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Ocean Courier

Filmmakers On a Conservation Mission to Central America

By Ocean Courier Media

Two sailors are on a mission to discover the current state of the world’s ocean conservation efforts. In March, Ben Eriksen Carey and Teresa Carey filmed the pilot episode for Ocean Courier, a proposed docu-series about conservation efforts worldwide, from the floating studio of a sailboat. This unique docu-series will connect episodes with a character-driven Ocan Courierseagoing adventure story. Rather than taking the pessimistic outlook on conservation issues that is common in the media today, they will share a story about people, personal growth, and the spirit of adventure. The Ocean Courier audience is invited on a virtual journey to interesting ports-of-call where they are propelled from one conservation initiative to the next, learning about the ocean while also taking on the thrills and hardships of life at sea.
Filmakers Ben Eriksen Carey and Teresa Carey (center) meet a baby sea turtle with residents of the remote village Armila in Panama.  © oceancourier.org

Ben and Teresa are not new to adventure documentaries. In 2011, the former solo sailors teamed up for a sailing film entitled One Simple Question, which is nearly wrapped and due to be released in September. Last year they won the Blue Ocean Film Festival YouTube submission for their short film entitled How Do You See The Ocean. Ben and Teresa have been inspiring others through other media as well, such as successful blogging, magazine articles, public speaking and private trainings. They have presented at the United States Sailboat Show in Annapolis, MD and Mystic Seaport’s Adventure Series in Mystic, CT, and Teresa was a featured TEDx speaker as well as the keynote speaker at the National Women’s Sailing Association Conference and the National Pocket Cruiser’s Convention.

Ocean Courier is the logical next step for Ben and Teresa because it brings together their strongest skills: sailing, storytelling, education, and conservation. “I’m bringing to life an opportunity where I can use my best skills and interests to do something creative and most importantly something meaningful,” says Teresa. I have no doubt that Ocean Courier will make a positive impact.” “Ocean Courier is something that I’m passionate about,” says Ben, who adds graphic arts to their list of skills.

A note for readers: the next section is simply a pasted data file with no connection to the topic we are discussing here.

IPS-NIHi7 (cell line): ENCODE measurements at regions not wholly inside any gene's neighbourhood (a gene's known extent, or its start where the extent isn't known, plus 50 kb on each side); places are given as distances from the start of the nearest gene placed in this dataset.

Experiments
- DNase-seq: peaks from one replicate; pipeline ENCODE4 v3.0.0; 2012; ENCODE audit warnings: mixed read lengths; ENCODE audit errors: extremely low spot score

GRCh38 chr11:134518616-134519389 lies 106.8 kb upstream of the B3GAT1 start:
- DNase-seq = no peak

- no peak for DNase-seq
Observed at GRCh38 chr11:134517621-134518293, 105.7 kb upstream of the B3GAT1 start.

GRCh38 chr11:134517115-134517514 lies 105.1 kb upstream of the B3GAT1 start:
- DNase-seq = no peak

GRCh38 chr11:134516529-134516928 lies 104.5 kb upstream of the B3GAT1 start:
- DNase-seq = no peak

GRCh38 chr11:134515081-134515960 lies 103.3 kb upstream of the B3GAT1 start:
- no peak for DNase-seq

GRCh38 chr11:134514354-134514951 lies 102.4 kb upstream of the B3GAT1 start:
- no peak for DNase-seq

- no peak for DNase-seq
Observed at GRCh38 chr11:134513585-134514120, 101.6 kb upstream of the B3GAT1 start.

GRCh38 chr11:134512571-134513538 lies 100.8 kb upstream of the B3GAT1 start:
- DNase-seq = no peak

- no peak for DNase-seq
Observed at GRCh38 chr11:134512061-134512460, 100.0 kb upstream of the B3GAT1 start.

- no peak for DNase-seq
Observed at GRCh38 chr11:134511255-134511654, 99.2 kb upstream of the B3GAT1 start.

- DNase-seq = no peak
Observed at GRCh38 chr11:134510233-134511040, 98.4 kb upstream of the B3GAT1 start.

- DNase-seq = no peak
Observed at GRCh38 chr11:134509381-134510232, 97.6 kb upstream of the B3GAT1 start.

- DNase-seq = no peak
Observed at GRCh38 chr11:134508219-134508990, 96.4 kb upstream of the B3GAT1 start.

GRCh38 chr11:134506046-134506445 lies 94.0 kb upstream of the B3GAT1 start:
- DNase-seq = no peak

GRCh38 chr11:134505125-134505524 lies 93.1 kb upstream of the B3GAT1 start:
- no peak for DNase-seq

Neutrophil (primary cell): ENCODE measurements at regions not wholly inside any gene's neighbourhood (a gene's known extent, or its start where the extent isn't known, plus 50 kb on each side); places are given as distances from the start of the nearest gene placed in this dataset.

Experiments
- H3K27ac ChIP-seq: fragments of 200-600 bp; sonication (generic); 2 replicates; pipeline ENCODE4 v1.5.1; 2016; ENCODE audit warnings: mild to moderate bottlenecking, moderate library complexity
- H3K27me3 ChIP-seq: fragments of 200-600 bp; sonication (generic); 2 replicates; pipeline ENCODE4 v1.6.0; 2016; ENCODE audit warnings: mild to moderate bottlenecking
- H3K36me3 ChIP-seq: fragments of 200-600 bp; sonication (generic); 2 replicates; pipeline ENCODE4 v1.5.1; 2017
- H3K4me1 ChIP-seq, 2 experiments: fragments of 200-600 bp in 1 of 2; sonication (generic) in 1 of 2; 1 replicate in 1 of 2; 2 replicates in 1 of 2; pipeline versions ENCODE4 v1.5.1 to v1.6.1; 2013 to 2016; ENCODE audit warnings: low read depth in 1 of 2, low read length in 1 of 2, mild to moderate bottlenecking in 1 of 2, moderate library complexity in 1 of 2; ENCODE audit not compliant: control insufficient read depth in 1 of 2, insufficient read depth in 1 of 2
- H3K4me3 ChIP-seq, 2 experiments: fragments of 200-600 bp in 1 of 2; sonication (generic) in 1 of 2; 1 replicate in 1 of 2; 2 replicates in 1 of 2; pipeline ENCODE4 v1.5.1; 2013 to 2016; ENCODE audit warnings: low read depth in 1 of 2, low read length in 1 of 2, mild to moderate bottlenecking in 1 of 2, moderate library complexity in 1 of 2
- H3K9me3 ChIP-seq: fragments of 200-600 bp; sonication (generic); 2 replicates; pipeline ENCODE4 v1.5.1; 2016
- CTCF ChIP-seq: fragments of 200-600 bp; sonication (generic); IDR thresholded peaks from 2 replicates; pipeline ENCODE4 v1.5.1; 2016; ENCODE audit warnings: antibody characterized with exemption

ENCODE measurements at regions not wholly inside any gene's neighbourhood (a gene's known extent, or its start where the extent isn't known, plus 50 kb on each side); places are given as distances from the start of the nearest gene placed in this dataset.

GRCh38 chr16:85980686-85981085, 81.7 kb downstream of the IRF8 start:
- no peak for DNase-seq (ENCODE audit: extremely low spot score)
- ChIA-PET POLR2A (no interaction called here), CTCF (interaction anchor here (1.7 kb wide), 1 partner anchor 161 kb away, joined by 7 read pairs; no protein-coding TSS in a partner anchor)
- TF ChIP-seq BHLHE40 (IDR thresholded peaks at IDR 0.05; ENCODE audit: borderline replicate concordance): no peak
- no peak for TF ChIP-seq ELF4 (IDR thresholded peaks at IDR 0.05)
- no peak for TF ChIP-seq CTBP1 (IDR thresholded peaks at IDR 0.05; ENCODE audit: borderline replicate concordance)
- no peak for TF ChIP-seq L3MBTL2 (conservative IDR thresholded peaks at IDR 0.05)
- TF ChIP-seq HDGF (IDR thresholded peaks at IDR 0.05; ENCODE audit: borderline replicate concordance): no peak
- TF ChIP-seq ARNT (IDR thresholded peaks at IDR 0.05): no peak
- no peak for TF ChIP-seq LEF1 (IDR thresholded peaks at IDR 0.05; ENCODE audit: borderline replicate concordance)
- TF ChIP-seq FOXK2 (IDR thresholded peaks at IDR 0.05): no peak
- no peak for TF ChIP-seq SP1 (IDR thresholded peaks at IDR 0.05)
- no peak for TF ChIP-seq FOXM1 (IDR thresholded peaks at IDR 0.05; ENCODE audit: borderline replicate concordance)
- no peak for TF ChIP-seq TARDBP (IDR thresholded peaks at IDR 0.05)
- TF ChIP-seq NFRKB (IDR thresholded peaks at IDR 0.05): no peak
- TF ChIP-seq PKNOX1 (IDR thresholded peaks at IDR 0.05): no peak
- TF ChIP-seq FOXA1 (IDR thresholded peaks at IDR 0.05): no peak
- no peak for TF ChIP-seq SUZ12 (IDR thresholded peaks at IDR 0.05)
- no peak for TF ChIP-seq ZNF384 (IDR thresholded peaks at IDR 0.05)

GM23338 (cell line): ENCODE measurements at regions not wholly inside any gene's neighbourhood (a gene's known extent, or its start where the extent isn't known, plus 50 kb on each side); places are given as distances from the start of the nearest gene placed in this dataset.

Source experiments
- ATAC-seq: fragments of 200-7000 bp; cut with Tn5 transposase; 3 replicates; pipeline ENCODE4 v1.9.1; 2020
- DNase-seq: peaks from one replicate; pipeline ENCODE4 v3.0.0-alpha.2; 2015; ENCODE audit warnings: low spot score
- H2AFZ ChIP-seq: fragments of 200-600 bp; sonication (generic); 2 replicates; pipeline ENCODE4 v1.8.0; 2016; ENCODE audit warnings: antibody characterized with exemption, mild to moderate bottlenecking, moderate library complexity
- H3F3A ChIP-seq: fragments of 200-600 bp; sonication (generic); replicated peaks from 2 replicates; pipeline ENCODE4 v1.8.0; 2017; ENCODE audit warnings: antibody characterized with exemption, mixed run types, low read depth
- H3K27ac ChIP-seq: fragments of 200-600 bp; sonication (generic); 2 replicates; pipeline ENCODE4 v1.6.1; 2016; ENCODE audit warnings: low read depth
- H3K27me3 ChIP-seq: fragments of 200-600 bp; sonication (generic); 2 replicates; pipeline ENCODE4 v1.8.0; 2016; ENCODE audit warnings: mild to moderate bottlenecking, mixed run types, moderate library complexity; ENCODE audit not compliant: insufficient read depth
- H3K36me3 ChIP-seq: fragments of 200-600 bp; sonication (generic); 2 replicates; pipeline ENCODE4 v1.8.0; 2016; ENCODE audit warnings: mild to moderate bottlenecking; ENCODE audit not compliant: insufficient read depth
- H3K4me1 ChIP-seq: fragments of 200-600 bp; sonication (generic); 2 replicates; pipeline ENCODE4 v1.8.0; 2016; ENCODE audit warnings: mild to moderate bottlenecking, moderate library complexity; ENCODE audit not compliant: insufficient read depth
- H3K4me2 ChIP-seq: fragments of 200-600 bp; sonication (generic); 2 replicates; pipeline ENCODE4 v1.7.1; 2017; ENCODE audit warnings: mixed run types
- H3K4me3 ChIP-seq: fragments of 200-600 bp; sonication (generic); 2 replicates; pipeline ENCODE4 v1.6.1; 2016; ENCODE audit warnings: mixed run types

Cinematographer Chris Rodriguez joined Teresa and Ben for their first expedition, where they voyaged to Armila in Guna Yala, Panama. Armila is a very remote indigenous village with only 600 inhabitants. Its remoteness required them to first sail, then take a tiny plane, and lastly hike a mountain to get to the village. Armila is home to one of the largest nesting sea turtle populations in the world. The turtles are able to thrive there because the local people have a strong, spiritual connection with the turtles. However, new modern ways of life are threatening their traditional ways of doing things, and therefore the health of the sea turtle population. In Armila, Teresa and Ben joined Morisson Mast and Amanda Gibson who are working with locals to build a sustainable conservation program. “Traveling to Armila was a new and different experience for Teresa and I,” explains Ben. “We lived in an indigenous village with a lifestyle very different from any that I’m familiar with.”

Ocean Courier is also partnering with Adventurers and Scientists for Conservation, a non-profit organization that is working with MERI (Marine Environmental Research Institute). Under the guidance of scientists from MERI, Ben and Teresa are collecting critical data for marine microplastic research while crossing the Caribbean Sea and Gulf Stream. They will complete their voyage by sailing to Maine to deliver the data and water samples to MERI. It is estimated that ten percent of all plastic debris ends up in the ocean causing a negative effect on the marine ecosystem. Ocean water is connected globally. Understanding the location and degree of plastic pollution is the first step in cleaning up the ocean.   

“One of the best things about Ocean Courier is that I get to continue being a student,” explains Teresa. “I don’t need to be an expert on sea turtles or plastic pollution, yet I get to learn from the experts and use storytelling and film to share their message with the world.”

There may be an opportunity for the public to get involved with Ocean Courier. Before their Panama voyages they announced a position for Production Assistant in Guna Yala, Panama. Ocean Courier is looking for people with the resources or connections to help them bring this project to life. Ocean Courier is a project of The Ocean Foundation, a 501c3 non-profit organization. To find out more, make a contribution, or get involved, visit oceancourier.org.

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